Continuing to be the most original and resonant of the Marvel superhero franchises, the X-men return in the capable hands of director Bryan Singer, who again stirs plenty of meaty subtext beneath the thrilling action. He also has one of the best casts imaginable, including Oscar winners, cinema royalty, rising stars and matinee idols.
Best of all, Wolverine (Hugh Jackman) returns to the fold after two less-than-thrilling solo adventures. He's at the centre of everything here, as Professor X and Magneto (Patrick Stewart and Ian McKellen) ask Kitty Pryde (Ellen Page) to send Wolverine's consciousness back 50 years to 1973. His mission is to prevent Dr Trask (Peter Dinklage) from inventing mutant-hunting robots, because they will go out of control and cause a present-day dystopia in which mutants and anyone who sympathises with them are killed. But Wolverine's biggest task will be to get the then-feuding Professor X and Magneto (James McAvoy and Michael Fassbender) to work together to keep renegade mutant Raven (Jennifer Lawrence) from making everything worse.
Thankfully, Simon Kinberg's script doesn't worry too much about the whole time-travel thing, shrugging off dubious logic by keeping the focus on the characters. And there are a lot of people to keep an eye on, which makes the film sometimes feel a bit crowded and leaves some characters barely on-screen at all (blink and you'll miss Anna Paquin's Rogue). The best newbie is Evan Peters' Quicksilver, who gets the film's most entertaining sequence as he races around tweaking an action sequence frame by frame. Other set-pieces are grippingly darker, and some don't quite make sense (why does Magneto feel the need to levitate an entire stadium?).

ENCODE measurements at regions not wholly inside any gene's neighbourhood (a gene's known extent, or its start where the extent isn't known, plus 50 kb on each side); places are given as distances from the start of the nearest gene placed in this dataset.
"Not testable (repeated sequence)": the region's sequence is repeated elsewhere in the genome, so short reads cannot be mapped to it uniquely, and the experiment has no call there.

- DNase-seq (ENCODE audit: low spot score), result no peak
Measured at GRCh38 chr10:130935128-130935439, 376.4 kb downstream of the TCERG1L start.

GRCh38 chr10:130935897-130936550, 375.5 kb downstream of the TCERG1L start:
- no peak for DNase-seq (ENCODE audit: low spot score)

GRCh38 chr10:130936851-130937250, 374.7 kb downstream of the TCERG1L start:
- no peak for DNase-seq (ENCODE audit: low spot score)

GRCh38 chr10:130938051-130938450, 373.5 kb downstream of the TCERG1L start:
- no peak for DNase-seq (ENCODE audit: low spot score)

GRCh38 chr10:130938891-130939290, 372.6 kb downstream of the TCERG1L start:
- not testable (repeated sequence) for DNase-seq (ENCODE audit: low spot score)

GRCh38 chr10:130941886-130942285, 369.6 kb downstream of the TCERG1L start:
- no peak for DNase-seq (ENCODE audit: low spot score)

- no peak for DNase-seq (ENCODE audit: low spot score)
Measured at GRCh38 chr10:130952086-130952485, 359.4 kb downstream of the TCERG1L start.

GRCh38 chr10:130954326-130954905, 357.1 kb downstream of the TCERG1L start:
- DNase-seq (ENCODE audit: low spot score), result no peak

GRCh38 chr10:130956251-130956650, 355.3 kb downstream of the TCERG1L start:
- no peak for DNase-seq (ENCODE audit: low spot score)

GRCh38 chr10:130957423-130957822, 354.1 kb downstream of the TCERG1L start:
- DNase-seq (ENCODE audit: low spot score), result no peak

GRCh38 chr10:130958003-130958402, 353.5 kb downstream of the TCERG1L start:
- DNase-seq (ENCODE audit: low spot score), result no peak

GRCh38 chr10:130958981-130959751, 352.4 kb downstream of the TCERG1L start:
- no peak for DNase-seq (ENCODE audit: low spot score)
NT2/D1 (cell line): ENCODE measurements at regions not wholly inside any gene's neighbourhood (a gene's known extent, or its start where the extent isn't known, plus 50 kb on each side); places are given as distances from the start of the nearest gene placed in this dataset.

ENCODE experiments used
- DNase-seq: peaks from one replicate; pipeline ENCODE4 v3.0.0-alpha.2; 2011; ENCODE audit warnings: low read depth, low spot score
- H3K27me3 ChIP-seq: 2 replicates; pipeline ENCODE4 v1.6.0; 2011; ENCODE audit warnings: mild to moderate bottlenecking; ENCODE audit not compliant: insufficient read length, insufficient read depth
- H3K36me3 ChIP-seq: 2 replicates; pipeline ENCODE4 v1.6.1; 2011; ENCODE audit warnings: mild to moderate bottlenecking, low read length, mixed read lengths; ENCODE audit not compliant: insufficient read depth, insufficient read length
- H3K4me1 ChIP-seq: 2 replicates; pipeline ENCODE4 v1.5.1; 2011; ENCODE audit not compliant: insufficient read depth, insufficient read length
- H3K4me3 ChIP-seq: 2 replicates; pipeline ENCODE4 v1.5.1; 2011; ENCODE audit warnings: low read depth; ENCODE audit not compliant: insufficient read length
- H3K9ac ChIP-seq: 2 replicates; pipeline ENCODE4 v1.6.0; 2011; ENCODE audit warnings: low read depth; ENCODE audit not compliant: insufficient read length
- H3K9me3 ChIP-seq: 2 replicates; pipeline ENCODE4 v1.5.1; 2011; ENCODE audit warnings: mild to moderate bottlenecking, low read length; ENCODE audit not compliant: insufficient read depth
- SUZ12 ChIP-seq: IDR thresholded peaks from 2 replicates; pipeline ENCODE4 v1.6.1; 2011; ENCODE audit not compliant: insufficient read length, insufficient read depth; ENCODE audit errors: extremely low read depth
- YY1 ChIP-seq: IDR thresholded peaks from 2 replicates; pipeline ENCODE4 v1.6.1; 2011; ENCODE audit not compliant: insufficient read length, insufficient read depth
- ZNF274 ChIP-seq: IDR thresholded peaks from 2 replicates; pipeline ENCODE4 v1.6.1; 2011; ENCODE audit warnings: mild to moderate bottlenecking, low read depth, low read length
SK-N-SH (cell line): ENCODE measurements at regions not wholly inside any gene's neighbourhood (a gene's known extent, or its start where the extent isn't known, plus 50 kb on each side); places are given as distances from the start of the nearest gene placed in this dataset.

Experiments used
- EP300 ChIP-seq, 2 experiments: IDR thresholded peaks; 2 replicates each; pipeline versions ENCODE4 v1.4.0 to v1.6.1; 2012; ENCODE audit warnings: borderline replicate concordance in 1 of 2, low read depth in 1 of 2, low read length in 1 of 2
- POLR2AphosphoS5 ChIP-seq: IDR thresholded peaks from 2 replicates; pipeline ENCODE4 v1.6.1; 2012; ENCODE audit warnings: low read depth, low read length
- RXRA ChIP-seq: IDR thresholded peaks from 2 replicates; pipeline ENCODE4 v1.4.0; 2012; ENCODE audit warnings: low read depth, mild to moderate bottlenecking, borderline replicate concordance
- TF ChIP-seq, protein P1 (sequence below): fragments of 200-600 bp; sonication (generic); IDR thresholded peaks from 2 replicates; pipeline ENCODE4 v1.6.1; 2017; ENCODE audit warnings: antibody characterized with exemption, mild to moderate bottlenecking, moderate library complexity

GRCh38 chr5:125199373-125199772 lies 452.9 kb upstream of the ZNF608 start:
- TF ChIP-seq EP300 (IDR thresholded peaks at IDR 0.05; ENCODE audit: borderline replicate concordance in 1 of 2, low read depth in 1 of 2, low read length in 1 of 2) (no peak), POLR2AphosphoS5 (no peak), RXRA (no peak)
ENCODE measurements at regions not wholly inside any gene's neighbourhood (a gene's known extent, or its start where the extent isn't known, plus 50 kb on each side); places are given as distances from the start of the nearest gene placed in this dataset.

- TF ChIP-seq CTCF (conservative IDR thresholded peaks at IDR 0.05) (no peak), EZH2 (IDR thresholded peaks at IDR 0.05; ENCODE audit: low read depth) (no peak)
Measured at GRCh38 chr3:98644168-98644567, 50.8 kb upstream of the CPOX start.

Continue reading: X-men: Days Of Future Past Review
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Strong characters help hold the attention as this overcooked drama develops, but in the end...
Restauranteering is not a profession that should be taken lightly. Indeed, it's less of a...
With studios afraid of anything new or original, it's not surprising that the dinosaurs are...
Some very big themes are given space to breathe in this remarkably naturalistic drama, which...
When John Hammond first created InGen and prepared Jurassic Park, it was a colossal failure....
The park is officially open! Twenty two years after the disastrous attempt to bread dinosaurs...
The park is officially open! After several years and multiple (disastrous) attempts, Jurassic Park as...
Taking into account the lessons learnt on the islands Isla Nublar and Isla Sorna, the...